What is a stock-trading halt and why do exchanges order them?


Shares of Silicon Valley Bank parent SVB Financial Group

were halted shortly after markets opened on Friday and never reopened. Back in January, shares of nearly 200 securities were halted because of a glitch on the New York Stock Exchange.

Readers might be wondering: what is a trading halt, and why do exchanges order them?

Trading halts were first implemented decades ago to help guard against a sudden and destabilizing plunge in markets, according to current and former floor traders. And although the rules have been updated and standardized over time, the basic purpose remains the same: to prevent stocks from careening out of control and unnecessarily destroying billions, or trillions, of dollars’ worth of wealth.

“Halts give traders, investors and the community time to pause, take a deep breath, regroup and trade the stock,” said Jonathan Corpina, senior managing partner at Meridian Equity Partners and a longtime floor trader at the NYSE.

Rules governing trading halts were standardized by the Securities and Exchange Commission in 2012 following the flash crash of May 6, 2010, when the S&P 500
Nasdaq Composite
and Dow Jones Industrial Average
suddenly dropped by more than 5% in the span of minutes, temporarily erasing nearly $1 trillion in market value.

As a result, the SEC established new uniform rules for so-called “limit up, limit down” halts imposed on individual stocks, as well as revising rules governing market-wide circuit-breakers.

The limit up, limit down rule requires exchanges to halt trading in shares of a single security if they move up, or down, in a sudden sharp manner. The magnitude of the move required to order such a halt depends on different factors like the size of the company, and they typically kick in when the price of a given security suddenly deviates from a rolling average.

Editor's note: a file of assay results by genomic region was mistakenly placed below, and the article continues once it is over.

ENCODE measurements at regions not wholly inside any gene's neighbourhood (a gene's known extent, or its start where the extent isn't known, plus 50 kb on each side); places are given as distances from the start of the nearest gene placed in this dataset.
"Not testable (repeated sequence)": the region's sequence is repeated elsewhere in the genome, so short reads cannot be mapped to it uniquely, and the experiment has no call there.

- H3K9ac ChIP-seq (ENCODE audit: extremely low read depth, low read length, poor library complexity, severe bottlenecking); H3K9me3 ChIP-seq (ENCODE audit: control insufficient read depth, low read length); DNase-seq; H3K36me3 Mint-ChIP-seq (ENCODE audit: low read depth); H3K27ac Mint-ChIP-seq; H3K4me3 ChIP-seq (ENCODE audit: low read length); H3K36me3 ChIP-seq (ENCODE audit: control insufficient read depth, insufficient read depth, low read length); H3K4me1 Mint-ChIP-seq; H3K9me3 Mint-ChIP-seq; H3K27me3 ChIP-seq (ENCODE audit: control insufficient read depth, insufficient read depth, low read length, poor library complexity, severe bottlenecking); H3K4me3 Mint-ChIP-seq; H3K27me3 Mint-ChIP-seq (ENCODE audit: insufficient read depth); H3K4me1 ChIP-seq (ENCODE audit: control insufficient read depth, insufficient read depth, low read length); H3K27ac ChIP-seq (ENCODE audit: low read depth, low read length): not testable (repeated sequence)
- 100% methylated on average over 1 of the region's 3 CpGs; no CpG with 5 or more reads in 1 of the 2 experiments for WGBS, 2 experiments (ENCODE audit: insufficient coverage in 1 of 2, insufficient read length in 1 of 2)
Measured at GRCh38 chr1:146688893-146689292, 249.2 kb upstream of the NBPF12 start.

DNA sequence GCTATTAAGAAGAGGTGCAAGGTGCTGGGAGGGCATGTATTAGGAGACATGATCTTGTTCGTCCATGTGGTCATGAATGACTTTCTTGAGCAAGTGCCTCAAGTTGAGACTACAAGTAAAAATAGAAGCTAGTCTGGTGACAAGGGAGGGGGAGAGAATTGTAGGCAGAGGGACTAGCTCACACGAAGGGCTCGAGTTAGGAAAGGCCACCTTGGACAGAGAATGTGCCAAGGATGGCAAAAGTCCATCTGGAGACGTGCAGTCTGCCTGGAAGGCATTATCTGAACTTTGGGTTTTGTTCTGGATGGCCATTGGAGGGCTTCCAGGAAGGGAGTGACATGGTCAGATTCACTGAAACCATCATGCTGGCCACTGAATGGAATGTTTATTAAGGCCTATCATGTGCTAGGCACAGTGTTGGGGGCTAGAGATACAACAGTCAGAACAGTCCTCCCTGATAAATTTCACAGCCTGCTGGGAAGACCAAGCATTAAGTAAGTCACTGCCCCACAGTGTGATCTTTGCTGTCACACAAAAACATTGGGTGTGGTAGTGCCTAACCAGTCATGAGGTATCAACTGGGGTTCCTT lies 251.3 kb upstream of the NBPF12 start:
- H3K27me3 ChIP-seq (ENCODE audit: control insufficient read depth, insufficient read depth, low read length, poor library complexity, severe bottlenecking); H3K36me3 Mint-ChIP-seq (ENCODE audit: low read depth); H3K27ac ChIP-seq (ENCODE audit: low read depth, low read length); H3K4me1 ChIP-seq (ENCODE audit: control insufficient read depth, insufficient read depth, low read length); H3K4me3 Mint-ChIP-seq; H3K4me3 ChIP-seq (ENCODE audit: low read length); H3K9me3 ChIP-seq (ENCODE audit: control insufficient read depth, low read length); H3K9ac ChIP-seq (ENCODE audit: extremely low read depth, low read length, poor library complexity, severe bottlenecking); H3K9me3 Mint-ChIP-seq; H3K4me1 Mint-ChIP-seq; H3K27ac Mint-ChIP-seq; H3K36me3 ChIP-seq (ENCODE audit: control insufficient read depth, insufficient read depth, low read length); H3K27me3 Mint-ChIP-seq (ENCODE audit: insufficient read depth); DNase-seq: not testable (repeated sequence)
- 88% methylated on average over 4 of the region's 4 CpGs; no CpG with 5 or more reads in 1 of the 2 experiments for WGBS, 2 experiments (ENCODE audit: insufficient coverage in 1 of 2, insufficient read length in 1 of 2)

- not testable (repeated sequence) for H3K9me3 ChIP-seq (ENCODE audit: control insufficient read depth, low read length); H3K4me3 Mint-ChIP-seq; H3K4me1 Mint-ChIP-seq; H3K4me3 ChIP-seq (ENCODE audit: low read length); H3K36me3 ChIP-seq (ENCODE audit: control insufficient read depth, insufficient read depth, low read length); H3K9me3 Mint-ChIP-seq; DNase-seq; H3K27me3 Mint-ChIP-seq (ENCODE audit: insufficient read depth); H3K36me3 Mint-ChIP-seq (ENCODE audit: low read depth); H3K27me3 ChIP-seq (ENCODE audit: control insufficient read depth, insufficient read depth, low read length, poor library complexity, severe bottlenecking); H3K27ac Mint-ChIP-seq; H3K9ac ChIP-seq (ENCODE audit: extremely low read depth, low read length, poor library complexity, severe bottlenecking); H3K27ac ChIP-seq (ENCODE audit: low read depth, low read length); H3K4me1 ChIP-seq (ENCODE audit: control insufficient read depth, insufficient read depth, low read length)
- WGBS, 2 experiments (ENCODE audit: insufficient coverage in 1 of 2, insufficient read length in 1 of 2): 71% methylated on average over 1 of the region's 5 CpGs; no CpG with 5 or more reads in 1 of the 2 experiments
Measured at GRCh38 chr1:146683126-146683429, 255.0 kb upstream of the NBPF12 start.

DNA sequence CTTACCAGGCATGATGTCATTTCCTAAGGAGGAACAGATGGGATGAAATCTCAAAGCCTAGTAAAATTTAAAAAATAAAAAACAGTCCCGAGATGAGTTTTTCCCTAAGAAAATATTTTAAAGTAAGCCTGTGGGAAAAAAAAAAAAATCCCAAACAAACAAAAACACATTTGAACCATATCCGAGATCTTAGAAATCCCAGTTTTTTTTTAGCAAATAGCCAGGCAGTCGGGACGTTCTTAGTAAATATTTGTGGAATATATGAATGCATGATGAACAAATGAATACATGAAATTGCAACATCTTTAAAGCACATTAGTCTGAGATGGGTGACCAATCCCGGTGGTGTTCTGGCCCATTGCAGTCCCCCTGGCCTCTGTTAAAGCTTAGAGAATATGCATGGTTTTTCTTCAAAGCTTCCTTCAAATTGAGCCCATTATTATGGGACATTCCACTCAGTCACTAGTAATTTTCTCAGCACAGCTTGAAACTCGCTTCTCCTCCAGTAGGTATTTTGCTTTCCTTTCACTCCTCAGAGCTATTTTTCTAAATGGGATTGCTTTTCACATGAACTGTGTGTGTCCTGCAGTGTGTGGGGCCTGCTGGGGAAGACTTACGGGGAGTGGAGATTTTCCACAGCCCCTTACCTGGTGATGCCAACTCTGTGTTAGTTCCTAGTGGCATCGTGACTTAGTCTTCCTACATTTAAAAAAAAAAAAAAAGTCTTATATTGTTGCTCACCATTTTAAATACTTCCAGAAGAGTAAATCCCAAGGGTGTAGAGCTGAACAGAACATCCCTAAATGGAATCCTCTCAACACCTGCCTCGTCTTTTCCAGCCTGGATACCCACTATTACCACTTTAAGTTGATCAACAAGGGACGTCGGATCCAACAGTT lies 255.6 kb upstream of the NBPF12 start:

Exchanges can also halt trading in a single stock if a major piece of corporate news is about to be announced, since companies are required to inform exchanges ahead of time. These are called “news pending” halts, and they can last from a few minutes up to multiple days in some rare cases.

Rules for market-wide “circuit-breaker” halts are more concrete and are divided into different levels: a Level 1 halt is triggered when the S&P 500 falls 7% from the previous session’s close. A Level 2 halt occurs when the S&P 500 falls 13%. In both instances, trading is halted for a minimum of 15 minutes.

A Level 3 halt occurs if the S&P 500 suffers a drop of 20%. If this happens, the NYSE and other major U.S. exchanges close trading early.

Market-wide trading halts like these are pretty rare, and the most recent examples occurred during March 2020, when volatility inspired by the advent of the COVID-19 pandemic repeatedly interrupted trading in stock markets around the world.

The longest market-wide halt in recent memory occurred after the Sept. 11 terror attacks, when U.S. equity trading was halted for four days, the longest closure since the 1930s.




Related articles

ChatGPT app downloads are slowing down, BofA finds

Sam Altman, CEO of OpenAIWin Mcnamee | Getty...

Missing Texas Teen Found Alive!

1A miracle occurred two days ago. A missing...

GM second-quarter sales increase 18.8% as supply chain stabilizes

2024 Chevrolet Silverado HD ZR2GMDETROIT – General Motors'...

How A.I. took center stage in the Hollywood writers’ strike

After failing to reach a contract resolution with...


Please enter your comment!
Please enter your name here